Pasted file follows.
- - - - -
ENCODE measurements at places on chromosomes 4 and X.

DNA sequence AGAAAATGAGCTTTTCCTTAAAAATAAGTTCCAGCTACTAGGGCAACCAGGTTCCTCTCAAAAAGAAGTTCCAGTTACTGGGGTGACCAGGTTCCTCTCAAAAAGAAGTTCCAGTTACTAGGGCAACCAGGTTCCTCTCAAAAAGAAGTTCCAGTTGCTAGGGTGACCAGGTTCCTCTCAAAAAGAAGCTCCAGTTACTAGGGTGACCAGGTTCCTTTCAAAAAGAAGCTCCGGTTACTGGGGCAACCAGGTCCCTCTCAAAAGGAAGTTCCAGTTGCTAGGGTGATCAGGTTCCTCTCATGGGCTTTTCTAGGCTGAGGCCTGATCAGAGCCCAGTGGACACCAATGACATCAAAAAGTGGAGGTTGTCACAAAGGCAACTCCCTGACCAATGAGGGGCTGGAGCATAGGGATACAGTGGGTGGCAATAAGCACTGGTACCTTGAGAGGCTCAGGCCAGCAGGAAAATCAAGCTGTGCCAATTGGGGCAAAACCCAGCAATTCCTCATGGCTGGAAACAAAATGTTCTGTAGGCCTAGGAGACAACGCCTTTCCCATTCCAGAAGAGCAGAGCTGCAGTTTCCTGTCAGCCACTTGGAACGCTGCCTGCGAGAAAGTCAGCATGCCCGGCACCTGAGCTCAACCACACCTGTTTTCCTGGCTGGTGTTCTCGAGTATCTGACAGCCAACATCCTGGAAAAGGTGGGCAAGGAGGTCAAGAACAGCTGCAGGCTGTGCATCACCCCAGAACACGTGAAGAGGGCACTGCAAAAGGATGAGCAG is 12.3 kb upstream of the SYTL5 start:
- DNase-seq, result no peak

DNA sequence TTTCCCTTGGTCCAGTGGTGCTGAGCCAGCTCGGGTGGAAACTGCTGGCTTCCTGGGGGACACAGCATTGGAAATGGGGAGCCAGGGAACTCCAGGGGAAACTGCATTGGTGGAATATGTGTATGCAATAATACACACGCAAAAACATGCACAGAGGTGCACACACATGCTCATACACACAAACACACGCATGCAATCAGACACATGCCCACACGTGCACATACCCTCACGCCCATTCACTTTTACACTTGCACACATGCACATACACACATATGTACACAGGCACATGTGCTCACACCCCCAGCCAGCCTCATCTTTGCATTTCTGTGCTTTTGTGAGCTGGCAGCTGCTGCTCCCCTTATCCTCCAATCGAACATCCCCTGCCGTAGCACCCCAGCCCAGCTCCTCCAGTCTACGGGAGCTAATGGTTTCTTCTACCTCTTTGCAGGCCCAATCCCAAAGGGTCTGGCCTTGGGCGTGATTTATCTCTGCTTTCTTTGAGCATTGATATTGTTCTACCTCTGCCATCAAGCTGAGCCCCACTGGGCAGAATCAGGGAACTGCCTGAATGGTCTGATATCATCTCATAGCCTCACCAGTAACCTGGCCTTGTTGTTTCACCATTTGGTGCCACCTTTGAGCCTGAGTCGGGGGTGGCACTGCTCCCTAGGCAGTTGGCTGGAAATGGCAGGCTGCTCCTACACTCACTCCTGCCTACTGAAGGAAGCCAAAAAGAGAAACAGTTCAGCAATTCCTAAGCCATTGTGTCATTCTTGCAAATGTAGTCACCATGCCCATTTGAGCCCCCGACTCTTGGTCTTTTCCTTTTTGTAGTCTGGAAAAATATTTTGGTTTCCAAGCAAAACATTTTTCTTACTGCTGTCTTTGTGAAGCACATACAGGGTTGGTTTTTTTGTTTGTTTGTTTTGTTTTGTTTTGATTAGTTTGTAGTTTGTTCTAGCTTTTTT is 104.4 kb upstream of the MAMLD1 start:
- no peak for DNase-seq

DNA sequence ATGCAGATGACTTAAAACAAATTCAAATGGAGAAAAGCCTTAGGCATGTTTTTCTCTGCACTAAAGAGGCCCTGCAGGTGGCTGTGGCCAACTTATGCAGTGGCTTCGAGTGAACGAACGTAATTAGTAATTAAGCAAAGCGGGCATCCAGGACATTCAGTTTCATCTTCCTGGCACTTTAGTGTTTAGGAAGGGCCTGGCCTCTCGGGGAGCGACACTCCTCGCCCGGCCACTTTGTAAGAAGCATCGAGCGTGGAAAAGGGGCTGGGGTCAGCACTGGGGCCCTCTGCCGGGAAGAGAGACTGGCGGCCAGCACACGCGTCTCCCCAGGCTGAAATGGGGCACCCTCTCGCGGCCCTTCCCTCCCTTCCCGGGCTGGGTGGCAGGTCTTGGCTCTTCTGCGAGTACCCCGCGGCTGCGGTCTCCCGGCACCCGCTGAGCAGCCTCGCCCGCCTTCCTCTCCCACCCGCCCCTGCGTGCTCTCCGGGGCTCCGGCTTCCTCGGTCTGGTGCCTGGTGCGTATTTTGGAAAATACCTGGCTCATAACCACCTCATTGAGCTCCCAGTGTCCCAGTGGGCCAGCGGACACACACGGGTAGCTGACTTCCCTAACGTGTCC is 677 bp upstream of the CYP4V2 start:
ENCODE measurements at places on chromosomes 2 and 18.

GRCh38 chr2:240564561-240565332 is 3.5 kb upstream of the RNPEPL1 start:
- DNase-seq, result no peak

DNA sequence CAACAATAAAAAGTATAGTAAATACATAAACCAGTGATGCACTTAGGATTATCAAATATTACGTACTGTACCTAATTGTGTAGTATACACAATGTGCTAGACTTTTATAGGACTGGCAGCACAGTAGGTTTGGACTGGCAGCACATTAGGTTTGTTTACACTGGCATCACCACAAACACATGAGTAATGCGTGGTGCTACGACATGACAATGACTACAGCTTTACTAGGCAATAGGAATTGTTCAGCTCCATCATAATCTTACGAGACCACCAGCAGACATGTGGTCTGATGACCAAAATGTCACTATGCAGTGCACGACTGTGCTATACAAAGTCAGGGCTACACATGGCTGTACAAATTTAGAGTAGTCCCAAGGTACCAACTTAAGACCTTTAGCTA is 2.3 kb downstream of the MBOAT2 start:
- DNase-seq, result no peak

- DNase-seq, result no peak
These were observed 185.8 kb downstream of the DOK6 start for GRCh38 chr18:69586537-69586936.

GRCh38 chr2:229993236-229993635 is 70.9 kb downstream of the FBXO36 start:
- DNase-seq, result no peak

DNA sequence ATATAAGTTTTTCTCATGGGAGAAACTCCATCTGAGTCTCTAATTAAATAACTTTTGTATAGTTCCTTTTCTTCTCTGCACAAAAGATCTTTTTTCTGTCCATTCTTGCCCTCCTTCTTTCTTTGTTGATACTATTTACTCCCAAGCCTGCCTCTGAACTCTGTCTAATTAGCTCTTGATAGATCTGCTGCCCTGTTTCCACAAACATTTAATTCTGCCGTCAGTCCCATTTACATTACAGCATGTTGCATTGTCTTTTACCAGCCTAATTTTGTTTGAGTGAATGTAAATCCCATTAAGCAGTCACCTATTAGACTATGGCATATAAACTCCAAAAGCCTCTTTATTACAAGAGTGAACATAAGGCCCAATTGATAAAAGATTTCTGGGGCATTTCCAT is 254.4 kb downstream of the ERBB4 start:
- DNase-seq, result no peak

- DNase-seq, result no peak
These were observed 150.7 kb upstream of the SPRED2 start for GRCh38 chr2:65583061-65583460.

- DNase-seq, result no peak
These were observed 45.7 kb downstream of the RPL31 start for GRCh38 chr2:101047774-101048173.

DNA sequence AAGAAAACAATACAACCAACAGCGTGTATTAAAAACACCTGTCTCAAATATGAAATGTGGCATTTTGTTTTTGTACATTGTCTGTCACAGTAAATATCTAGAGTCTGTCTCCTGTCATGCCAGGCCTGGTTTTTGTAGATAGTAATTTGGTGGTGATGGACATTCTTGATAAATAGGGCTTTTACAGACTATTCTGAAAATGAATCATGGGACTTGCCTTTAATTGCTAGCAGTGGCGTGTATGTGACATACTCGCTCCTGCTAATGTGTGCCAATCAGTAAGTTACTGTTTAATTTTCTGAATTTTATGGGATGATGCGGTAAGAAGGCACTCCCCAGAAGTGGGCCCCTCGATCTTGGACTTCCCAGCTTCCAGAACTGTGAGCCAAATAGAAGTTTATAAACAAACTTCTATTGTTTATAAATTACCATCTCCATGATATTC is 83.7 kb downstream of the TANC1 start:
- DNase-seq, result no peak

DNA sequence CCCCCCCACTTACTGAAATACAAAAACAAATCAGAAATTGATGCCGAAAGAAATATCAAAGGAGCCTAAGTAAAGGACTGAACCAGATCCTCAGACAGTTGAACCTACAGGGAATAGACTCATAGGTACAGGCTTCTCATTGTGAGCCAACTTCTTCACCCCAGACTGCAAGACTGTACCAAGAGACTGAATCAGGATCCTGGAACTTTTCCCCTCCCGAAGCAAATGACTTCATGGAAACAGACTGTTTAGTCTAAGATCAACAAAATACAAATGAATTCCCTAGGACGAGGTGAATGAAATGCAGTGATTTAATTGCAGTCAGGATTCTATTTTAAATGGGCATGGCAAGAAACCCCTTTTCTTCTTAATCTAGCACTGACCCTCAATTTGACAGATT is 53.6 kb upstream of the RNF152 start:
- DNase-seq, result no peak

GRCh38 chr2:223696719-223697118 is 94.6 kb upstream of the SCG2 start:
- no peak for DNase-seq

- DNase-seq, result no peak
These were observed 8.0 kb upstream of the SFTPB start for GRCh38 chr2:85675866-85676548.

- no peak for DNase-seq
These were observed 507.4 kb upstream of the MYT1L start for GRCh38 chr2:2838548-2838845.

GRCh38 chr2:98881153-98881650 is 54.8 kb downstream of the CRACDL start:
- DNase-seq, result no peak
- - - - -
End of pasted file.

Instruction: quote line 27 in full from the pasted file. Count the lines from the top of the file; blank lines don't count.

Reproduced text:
- no peak for DNase-seq